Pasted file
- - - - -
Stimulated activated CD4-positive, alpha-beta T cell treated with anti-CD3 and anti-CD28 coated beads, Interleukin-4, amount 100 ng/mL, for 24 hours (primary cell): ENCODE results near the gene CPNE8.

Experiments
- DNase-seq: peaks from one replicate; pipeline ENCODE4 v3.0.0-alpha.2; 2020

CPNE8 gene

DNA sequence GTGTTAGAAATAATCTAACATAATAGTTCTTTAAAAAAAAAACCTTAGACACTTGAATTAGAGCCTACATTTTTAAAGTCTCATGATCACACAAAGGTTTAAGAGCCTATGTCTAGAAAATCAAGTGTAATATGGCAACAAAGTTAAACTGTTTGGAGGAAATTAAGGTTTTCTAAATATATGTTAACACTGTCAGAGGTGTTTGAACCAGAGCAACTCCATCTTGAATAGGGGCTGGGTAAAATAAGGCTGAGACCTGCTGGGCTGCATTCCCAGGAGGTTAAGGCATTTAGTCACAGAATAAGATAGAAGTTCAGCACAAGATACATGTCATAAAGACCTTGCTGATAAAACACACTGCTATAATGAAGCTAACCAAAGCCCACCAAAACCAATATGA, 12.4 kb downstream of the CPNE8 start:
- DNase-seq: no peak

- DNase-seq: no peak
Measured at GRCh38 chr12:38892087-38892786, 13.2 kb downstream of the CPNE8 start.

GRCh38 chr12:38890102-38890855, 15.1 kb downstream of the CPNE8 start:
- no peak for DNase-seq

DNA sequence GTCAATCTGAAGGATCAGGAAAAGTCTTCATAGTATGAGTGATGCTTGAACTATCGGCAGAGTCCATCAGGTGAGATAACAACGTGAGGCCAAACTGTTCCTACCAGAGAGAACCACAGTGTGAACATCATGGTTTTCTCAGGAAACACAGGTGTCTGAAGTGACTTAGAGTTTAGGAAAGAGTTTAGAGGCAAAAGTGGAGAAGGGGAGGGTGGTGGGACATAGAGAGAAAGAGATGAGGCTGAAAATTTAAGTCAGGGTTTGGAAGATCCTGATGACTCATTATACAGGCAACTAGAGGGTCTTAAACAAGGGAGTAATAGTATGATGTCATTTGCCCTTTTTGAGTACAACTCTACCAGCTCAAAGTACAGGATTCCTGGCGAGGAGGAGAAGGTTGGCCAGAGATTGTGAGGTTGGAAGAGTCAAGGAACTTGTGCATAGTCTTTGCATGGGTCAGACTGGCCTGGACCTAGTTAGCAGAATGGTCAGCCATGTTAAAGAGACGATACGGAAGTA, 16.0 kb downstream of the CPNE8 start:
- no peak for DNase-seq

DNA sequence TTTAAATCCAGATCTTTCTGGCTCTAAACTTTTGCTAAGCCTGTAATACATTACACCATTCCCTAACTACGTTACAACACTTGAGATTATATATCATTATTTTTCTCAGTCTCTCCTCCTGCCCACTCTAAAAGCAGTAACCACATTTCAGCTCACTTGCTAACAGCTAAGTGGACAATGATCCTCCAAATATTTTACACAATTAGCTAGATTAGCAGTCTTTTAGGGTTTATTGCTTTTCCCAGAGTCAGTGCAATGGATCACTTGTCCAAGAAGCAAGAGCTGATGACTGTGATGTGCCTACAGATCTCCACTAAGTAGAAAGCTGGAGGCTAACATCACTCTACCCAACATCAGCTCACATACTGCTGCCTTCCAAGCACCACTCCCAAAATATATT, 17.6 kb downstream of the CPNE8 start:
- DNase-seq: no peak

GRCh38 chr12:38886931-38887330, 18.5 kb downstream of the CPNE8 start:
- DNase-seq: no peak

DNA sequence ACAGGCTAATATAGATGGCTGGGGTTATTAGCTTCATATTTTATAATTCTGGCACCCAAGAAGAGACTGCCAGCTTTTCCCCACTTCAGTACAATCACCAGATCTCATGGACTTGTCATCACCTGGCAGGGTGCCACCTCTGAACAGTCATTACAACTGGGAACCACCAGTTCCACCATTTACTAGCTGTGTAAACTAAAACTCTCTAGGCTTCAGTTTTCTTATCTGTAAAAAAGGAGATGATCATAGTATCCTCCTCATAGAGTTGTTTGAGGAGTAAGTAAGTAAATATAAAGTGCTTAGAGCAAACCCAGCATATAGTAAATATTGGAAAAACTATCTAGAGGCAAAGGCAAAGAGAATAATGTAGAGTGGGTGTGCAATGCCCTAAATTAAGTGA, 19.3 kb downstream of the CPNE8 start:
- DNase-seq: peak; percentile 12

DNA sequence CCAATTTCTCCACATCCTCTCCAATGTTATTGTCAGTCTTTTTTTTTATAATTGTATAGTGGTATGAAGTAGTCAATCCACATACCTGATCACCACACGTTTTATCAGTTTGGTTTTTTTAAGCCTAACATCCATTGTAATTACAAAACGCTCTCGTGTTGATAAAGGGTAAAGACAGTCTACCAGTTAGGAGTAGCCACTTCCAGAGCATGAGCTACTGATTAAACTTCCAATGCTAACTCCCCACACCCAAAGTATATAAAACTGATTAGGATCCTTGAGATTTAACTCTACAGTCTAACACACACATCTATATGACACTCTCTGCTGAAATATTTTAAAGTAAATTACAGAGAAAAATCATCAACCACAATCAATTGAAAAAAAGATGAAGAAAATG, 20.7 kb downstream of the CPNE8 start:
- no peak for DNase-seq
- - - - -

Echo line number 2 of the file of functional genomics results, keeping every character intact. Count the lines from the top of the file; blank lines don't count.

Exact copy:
Experiments